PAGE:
PA: Where would the Arab Spring go from here, after Yemen intervention?
DO: I think this has more to do with the rivalry between Iran and Saudi Arabia for influence and hegemony among the Arab countries and the Gulf, than it does for the Arab Spring. I mean, of course, what happened in Yemen was a result of the Arab Spring, and Ali Abdullah Saleh was overthrown, the Saudis thought they had arranged for his exodus and a relatively smooth transition to another leadership and of course that did not work out. I mean, that, the causes for the mess in Yemen are certainly the Arab Spring, the original causes. But it has gone way beyond that now.
PA: So do you think there is a way to exit out of the Iranian-Saudi tension? Might there be common ground in any way with Saudi and Iran, if Saudi Arabia had an upper-hand in Yemen?
DO: Well I do not think Saudi Arabia is going to take over Yemen.. I do not see a prospect for common ground.
PA: DO you think Iran will decisively continue to intervene?
DO: Sure. And the Houthis are not going to leave from their own stronghold in the North.
PA: You mean, even without Iran?
DO: Well, they are certainly going to hold on to their own area. And they certainly have a strong position in Sanaa. So you could have, very likely have the division of the country, and go back to South and North Yemen. But North Yemen remain under the Houthis and the Houthis would look for support from Iran.
PA: So what’s going to happen if Iran ceases their support? Houthis will continue to fight on their own?
DO: But why would the Iranians cease support?
PA: Maybe in case of an agreement on Syria.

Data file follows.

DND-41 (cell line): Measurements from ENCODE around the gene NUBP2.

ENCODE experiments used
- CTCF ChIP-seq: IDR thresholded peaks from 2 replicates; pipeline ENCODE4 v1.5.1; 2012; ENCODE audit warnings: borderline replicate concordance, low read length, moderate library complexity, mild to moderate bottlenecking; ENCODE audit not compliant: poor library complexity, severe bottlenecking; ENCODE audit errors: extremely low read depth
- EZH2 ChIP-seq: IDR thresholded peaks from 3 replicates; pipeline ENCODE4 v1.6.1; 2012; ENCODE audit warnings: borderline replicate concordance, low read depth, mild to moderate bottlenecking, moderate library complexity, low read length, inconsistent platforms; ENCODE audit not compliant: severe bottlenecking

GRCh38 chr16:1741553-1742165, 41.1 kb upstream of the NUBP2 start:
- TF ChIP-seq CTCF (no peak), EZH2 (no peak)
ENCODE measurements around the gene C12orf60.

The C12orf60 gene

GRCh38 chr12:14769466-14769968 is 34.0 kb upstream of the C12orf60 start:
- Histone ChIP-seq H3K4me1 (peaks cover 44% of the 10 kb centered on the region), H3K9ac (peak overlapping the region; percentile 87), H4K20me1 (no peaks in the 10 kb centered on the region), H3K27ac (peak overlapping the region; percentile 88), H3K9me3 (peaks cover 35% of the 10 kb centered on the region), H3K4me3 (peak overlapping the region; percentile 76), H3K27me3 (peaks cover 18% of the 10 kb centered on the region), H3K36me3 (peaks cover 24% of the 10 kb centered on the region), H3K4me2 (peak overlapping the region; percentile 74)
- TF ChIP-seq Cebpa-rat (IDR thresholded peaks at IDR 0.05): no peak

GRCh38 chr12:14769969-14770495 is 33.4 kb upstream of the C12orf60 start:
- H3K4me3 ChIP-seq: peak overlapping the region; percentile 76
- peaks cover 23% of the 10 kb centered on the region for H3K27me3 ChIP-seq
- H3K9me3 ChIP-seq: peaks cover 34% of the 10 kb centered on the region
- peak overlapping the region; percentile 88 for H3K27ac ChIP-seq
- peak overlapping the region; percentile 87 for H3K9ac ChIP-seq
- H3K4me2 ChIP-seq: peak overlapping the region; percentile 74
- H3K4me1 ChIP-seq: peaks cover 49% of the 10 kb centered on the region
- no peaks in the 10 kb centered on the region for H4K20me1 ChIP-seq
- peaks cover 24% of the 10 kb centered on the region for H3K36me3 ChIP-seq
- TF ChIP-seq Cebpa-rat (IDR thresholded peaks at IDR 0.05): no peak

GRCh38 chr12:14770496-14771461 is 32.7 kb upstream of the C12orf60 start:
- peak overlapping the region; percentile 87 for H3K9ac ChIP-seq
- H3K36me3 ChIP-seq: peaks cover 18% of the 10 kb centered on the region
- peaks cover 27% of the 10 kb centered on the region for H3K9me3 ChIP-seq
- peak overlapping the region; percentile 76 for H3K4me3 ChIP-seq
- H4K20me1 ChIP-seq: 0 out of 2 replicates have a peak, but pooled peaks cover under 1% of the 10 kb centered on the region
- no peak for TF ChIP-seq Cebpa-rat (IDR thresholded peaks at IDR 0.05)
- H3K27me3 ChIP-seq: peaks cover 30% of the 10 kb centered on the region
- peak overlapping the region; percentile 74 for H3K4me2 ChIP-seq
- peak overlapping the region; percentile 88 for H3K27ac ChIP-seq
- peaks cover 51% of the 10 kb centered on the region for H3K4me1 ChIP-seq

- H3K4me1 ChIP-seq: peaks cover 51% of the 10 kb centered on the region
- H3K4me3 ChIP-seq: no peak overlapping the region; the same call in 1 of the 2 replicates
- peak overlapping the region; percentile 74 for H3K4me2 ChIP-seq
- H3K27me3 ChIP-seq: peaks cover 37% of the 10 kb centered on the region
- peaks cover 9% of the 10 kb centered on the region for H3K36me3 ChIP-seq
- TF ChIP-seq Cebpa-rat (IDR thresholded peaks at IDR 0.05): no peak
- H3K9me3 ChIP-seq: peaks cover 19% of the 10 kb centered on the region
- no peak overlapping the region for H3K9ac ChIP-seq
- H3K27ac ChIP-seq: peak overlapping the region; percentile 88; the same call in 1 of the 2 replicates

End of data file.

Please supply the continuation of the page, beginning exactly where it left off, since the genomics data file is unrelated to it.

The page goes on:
DO: Oh, you mean, some time from now? Well, one explanation, one theory I have heard is the Iranians decided to help the Houthis is that they want to put pressure on the Saudis to stop supporting the Syrian rebels. And I think I am getting to your point—could there be a tradeoff at some point? Between Iranians ceasing to support Assad and the Saudis will have agreed to a deal with the Houthis.
PA: Or vice versa.
DO: Or vice versa. That’s possible, because the Iranians are in a very difficult position in Syria now. And the cost to them of trying to prop Assad is becoming greater and greater. They just extended another billion dollars to Assad, they have already extended 3.5 billion. So they are close to four and a half, five billion dollars. Even when they are under sanctions, they were willing to spend five billion, or 4.5 billion dollars to help Assad stay in power. So he is been very important to them. I am not convinced by this argument. I think Syria has its own importance because of the Iranian position in the Levant, in Lebanon too. It is kind of the key to their position in the region there and I—whether Yemen had happened or not, they would still be doing what they are doing now. It is too important for Assad. This thing that they, this theory that they decided to help the Houthis in order to put pressure on the Saudis to stop supporting the Syrian rebels—in a way, it is an attempt to understand the rationale why the Iranians decided to help the Houthis, but in fact, the Iranians had been developing a relationship with the Houthis for years. And they had, before this intervention had began, they had said, according to the United Nations study, sent 6 shiploads of arms to the Houthis. So they had been developing this relationship for a number of years, theologically, a lot of the Houthis had gone to Iran and been converted to the Iranian version of Shiism, and this had been going on for a number of years. So I think there are separate dynamics and could there be a tradeoff? I’m skeptical. I think Assad—I think Iranian policy in Syria is independent of Iranian policy in Yemen and this notion that could be a tradeoff and the Saudis decide to support Assad and help him—I just don’t see that.